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How to find a good tutor (and not just one with a personal high score?)

moonlightmoonlight Monthly Member
in General 17 karma

Hi! I am trying to find a tutor to help me break from low 170s to the mid-high 170s. I have seen a lot of advertisements/posts online where it seems like the tutors' main draw is their own high LSAT score. This doesn't necessarily mean that their pedagogical skills are top-tier & tutors are VERY expensive, so I was wondering if anyone had any recommendations of specific tutors/tutoring companies/etc who have experience teaching and demonstrated track record of improving scores? My budget is up to 250/hour, but can go higher if needed.

Also, tangentially related question, but how many tutoring sessions/hours did it take for you guys break the low 170s plateau?

Comments

  • Jonathan WangJonathan Wang Yearly Sage
    edited June 24 6409 karma

    From the tutor side, it's a similarly thorny question - how do I demonstrate that I know better than the next guy? Lots of people score 175+, but how many of them can teach?

    So as one of said high priced tutors, my best advice is to ask questions. Ask about their track record - greatest success, biggest challenges, etc. Ask how what their teaching philosophy is, what they expect out of their students, and what a typical lesson looks like. Describe your situation and ask what experience they've had helping others in similar positions. The way those questions get answered (and in particular, the depth to which the person can address them) can tell you a whole lot about their ability to get you to the next level. Maybe I'm just an egomaniac, but I >love< talking about my experience and it's an easy way to differentiate people with experience from people without.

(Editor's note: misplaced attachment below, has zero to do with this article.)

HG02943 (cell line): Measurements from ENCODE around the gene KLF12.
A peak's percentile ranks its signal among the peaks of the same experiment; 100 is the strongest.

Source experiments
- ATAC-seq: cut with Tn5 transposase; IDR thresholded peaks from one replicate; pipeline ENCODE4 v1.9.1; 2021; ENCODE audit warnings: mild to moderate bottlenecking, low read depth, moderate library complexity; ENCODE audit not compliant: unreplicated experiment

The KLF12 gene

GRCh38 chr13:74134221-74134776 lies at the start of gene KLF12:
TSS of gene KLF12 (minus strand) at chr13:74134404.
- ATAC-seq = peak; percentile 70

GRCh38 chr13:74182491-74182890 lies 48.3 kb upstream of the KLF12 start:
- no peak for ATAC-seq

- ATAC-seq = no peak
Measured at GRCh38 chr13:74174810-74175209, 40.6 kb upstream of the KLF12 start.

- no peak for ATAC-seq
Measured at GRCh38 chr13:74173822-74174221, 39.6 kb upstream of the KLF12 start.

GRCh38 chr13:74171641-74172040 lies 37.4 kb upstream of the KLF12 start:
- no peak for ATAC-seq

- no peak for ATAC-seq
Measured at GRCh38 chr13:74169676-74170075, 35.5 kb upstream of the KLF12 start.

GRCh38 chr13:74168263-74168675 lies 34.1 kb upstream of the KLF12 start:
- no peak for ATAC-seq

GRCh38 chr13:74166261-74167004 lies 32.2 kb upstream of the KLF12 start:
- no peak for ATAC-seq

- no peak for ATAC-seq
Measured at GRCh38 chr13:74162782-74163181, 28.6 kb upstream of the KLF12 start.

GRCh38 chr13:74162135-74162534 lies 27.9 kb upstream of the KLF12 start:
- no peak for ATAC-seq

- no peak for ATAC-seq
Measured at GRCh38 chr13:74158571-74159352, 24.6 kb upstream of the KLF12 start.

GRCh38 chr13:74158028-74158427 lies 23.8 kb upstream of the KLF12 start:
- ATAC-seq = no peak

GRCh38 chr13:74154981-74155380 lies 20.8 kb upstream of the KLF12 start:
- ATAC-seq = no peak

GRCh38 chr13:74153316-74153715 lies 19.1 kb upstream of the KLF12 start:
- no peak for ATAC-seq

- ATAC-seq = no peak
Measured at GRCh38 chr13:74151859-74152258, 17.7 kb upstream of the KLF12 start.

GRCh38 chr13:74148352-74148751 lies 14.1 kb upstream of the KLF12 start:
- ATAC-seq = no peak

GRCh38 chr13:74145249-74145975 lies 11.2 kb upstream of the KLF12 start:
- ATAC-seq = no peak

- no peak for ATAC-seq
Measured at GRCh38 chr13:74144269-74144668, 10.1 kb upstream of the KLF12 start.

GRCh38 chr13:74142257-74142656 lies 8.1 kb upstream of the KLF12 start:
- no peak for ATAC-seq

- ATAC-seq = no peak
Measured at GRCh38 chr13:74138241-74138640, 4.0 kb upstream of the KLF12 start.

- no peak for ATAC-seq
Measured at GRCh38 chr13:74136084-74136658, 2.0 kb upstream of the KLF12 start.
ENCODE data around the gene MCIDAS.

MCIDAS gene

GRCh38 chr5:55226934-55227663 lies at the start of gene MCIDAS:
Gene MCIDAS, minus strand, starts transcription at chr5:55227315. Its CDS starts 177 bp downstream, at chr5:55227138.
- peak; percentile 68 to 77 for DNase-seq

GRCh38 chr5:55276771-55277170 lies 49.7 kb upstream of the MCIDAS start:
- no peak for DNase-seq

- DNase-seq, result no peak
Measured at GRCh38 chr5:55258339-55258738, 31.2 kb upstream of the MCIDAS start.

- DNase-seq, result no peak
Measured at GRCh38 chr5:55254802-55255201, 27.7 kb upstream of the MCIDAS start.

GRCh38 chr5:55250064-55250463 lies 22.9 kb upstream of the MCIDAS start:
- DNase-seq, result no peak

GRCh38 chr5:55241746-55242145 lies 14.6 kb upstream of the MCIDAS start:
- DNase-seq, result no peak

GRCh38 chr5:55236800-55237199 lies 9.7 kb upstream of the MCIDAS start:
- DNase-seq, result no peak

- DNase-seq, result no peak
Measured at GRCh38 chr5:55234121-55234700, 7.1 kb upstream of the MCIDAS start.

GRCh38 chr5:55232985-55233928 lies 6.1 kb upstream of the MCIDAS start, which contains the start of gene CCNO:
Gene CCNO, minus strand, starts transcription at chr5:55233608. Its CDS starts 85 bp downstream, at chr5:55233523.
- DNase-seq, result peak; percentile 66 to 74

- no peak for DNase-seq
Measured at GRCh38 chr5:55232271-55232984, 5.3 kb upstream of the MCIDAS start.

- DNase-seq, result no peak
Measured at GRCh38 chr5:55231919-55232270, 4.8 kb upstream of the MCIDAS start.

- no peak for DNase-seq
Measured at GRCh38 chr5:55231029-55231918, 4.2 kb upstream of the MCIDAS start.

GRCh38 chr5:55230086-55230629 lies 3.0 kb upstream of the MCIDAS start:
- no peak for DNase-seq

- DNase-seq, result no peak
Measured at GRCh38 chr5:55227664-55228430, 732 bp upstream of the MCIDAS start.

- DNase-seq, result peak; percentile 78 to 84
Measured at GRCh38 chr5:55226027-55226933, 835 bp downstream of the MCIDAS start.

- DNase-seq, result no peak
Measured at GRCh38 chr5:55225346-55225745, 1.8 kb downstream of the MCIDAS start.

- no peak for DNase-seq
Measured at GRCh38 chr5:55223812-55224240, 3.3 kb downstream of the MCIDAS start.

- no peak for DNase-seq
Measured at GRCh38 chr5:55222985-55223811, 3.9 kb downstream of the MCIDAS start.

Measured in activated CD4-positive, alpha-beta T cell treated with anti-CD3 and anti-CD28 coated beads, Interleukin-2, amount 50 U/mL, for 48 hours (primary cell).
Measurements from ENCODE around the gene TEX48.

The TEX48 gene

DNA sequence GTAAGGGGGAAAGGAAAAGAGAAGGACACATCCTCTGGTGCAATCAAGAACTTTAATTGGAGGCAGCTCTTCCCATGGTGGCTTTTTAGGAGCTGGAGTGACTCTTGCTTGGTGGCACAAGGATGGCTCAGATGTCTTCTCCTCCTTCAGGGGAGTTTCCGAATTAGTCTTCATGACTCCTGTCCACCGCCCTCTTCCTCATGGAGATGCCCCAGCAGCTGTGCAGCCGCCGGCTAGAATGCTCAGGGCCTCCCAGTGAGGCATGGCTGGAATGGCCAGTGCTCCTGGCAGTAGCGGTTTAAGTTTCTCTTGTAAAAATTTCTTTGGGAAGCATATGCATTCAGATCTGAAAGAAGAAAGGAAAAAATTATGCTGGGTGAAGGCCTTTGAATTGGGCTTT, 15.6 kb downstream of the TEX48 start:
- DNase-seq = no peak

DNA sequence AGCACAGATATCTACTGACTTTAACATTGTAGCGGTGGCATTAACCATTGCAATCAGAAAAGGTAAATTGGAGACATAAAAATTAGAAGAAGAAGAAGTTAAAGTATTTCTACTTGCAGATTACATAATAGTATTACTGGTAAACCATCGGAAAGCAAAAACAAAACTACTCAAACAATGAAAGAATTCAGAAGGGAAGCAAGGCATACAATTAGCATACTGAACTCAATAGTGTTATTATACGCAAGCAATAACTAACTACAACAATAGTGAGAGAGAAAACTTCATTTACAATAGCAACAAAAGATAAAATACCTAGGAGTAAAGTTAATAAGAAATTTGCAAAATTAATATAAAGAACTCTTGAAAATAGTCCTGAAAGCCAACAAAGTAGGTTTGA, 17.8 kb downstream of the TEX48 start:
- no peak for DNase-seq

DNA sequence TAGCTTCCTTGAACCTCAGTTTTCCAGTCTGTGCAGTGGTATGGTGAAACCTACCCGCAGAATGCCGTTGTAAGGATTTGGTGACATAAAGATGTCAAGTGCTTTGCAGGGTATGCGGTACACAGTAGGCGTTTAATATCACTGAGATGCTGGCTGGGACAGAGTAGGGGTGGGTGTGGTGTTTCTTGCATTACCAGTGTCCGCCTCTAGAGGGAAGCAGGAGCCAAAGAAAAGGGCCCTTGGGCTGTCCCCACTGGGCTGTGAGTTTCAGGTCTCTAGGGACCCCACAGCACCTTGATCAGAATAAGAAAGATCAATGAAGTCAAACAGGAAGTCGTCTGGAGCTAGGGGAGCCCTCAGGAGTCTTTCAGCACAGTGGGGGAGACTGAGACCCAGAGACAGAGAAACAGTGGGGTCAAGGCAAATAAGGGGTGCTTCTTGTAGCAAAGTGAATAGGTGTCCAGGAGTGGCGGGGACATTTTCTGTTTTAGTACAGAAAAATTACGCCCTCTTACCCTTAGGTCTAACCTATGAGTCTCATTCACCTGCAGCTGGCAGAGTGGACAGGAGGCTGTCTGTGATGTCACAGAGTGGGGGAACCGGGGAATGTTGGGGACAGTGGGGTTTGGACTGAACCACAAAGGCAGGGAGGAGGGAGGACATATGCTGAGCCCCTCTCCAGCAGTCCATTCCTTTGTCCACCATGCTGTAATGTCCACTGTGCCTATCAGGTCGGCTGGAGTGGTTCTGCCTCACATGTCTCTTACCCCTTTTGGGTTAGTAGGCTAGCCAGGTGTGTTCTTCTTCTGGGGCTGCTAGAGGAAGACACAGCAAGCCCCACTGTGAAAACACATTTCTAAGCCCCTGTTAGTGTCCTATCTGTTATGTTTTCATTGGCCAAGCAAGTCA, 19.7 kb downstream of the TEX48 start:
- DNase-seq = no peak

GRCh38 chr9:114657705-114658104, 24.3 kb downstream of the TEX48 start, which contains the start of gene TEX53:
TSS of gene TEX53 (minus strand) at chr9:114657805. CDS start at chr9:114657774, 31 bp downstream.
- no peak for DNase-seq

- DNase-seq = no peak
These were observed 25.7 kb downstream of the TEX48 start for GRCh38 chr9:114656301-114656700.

It's not foolproof, of course - nothing is except for an actual evaluation of their work during a lesson - but there aren't that many other options. Combined with the other normal stuff like checking references and reading testimonials, it's probably the best that can be done.

  • Aastha SAastha S Yearly Member Sage 7Sage Tutor
    170 karma

    Hey! Here at 7Sage, not only are our tutors 99th percentile scorers but we also have experience helping hundreds on clients reach their goal score. We take a personalized approach to each client that we work with to ensure that there are no stones left unturned come test day. If you work with our tutoring services, we hand pick a tutor for you based on your specific needs!